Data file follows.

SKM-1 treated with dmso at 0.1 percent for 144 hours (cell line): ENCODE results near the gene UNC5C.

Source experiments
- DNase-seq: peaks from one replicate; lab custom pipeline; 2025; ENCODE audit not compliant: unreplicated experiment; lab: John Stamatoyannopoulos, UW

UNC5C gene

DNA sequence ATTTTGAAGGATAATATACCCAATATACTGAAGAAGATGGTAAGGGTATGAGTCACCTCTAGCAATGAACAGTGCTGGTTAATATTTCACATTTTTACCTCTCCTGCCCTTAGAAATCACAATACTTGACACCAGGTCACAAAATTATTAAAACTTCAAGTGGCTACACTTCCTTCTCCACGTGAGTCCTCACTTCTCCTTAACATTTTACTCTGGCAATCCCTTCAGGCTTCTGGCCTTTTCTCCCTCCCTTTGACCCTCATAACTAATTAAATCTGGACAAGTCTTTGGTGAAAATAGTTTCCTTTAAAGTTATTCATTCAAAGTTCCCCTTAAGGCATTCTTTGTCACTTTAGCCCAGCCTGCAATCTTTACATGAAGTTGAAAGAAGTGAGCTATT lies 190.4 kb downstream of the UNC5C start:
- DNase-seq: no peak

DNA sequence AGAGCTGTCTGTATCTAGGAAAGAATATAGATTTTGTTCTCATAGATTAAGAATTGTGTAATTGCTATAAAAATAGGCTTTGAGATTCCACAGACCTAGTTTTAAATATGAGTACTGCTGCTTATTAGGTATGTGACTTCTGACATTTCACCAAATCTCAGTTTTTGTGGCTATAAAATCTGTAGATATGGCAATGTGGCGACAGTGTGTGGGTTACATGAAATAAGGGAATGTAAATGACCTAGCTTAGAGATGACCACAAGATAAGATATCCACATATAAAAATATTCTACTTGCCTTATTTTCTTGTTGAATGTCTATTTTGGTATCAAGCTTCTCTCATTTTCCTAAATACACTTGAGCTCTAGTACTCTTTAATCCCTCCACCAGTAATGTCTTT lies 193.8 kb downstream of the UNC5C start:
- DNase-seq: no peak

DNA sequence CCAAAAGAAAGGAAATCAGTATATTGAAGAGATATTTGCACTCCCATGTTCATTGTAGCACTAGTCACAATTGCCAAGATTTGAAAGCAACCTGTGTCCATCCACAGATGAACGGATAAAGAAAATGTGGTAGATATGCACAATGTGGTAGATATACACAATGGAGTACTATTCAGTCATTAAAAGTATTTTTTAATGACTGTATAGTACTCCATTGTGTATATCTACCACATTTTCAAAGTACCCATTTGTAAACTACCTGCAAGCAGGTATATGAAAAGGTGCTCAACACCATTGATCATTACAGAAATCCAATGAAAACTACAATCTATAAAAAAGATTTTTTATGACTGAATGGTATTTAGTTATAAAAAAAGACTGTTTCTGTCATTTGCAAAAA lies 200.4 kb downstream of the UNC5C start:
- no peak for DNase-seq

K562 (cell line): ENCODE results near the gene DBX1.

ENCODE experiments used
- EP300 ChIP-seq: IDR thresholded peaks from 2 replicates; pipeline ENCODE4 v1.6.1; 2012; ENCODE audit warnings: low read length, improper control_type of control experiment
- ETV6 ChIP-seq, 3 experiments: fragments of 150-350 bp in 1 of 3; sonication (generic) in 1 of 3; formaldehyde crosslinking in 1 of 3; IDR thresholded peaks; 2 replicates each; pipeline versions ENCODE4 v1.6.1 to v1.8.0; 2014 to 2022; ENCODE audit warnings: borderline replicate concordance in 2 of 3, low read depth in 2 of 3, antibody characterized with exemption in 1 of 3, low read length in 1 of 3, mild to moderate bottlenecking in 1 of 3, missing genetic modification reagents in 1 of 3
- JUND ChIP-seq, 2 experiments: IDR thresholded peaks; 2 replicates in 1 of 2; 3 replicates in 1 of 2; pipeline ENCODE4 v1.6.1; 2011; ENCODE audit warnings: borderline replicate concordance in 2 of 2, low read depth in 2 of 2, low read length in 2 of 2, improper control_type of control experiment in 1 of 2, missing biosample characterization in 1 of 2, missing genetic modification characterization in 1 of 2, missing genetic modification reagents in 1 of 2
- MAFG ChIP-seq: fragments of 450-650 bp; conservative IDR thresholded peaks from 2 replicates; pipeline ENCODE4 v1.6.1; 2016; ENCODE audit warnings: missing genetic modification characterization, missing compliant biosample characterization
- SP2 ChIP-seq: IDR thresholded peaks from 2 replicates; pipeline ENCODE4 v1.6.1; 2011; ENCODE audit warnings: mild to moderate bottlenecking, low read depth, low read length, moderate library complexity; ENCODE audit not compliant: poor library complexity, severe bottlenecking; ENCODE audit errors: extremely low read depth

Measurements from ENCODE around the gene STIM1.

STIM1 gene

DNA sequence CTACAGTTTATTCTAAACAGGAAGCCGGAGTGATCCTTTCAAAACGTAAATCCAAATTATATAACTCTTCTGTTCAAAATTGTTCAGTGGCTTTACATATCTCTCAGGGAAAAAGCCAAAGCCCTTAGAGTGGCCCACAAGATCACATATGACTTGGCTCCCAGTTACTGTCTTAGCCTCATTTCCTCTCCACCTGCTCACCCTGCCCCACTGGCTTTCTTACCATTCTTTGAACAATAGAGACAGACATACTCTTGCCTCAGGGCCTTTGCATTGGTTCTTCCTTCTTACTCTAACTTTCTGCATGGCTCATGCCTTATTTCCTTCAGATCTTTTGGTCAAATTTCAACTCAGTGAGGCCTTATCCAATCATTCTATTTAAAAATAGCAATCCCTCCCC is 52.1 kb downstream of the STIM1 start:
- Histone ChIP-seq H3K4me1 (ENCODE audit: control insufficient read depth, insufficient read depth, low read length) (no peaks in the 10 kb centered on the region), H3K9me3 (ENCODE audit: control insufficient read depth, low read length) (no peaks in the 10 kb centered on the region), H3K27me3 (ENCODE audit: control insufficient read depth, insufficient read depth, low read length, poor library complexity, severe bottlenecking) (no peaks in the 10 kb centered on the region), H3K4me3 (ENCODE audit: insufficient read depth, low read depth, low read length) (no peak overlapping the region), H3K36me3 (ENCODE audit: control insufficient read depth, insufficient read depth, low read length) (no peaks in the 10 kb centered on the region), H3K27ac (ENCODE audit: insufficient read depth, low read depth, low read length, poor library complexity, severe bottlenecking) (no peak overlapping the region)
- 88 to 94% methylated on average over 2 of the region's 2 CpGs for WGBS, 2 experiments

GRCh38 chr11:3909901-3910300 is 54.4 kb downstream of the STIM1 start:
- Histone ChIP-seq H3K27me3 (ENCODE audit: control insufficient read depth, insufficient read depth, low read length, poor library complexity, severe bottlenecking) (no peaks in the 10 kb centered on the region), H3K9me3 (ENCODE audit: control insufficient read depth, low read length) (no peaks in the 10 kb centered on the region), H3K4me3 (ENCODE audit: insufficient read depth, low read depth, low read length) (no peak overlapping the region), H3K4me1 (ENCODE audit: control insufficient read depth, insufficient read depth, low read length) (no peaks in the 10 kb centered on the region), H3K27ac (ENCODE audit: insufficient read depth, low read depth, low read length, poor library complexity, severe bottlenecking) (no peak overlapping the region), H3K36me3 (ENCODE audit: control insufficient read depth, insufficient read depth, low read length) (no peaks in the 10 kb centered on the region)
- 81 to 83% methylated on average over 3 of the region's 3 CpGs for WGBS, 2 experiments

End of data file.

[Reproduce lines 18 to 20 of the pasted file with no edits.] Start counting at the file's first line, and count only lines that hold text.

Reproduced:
Measurements from ENCODE around the gene STIM1.

STIM1 gene

DNA sequence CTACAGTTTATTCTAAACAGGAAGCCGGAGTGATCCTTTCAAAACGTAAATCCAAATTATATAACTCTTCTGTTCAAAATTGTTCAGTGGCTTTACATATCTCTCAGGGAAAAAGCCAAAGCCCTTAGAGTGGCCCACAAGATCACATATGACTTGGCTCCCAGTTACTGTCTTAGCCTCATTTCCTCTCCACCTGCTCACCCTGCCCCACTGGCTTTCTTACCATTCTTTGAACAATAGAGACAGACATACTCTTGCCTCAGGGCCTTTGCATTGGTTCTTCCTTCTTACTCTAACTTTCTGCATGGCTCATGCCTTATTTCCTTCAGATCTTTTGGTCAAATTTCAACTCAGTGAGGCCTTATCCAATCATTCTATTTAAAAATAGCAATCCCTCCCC is 52.1 kb downstream of the STIM1 start: